SNL Scandal Highlights Social Media Issues
With fall officially here, the return of Saturday Night Live is right around the corner. Two weeks ago, SNL announced that central Pennsylvania native and stand-up comedian Shane Gillis would be joining the show’s cast for the upcoming season. Several days later, however, footage surfaced online of Gillis making anti-Asian and homophobic comments in his podcast. This was particularly troubling, as SNL had hired its first Asian cast member (who is also gay) this season. Although Gillis offered an apology to “anyone who’s actually offended” by his use of racial slurs, the show announced last week that it would be cutting ties with him.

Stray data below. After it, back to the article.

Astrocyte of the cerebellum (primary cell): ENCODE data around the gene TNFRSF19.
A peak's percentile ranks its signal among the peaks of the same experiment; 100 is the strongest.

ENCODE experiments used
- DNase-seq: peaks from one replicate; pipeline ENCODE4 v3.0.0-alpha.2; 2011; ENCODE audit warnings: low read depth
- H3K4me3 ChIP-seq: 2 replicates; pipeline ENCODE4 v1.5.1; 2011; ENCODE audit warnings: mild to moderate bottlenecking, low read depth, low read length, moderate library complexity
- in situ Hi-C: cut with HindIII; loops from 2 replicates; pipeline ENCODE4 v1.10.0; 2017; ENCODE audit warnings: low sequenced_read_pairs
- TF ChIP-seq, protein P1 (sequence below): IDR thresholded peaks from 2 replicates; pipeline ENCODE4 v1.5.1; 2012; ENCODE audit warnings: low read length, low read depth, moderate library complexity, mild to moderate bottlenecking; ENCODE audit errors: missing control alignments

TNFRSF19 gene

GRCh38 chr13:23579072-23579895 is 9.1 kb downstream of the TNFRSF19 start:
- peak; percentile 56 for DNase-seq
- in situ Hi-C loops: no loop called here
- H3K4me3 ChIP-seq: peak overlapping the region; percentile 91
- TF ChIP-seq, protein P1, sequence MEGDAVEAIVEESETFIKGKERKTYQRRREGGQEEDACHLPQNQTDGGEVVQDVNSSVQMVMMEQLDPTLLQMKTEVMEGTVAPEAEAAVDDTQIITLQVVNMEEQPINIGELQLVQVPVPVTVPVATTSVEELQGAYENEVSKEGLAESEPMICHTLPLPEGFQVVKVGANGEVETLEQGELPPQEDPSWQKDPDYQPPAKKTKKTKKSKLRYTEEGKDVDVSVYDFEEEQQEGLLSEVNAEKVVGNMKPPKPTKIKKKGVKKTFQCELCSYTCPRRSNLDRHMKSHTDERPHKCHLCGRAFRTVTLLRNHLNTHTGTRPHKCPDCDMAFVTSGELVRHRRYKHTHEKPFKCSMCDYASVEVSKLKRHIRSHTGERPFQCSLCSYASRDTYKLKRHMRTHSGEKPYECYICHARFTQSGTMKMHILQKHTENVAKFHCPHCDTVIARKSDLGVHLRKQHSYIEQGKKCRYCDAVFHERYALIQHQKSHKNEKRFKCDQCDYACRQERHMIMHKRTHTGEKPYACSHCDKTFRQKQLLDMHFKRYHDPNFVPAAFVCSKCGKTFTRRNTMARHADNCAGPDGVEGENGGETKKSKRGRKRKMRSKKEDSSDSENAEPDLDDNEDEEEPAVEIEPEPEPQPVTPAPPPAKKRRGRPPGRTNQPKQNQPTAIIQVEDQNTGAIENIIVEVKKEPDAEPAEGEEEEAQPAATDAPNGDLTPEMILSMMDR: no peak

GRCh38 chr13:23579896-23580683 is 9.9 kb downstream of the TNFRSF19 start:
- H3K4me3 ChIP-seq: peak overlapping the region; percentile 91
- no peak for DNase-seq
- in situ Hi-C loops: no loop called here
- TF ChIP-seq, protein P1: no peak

This scandal highlights the perils of social media issues at work. Many employees think that they cannot be disciplined at work for things that they say or do “off the clock,” especially comments or conduct on social media, but they are mistaken. Another common misconception among employees and employers is that the First Amendment gives employees great latitude to speak their minds at work or online without consequence. Unless the employer at issue is a public entity, the First Amendment simply has no place in the workplace. Finally, although employers may wish to screen job applicants on social media while going through the hiring process, such practices can lead to the discovery of information that may lead to potential discrimination claims.
For any questions about this or any other labor and employment topic, please do not hesitate to contact the attorneys at Hoffman Hlavac & Easterly.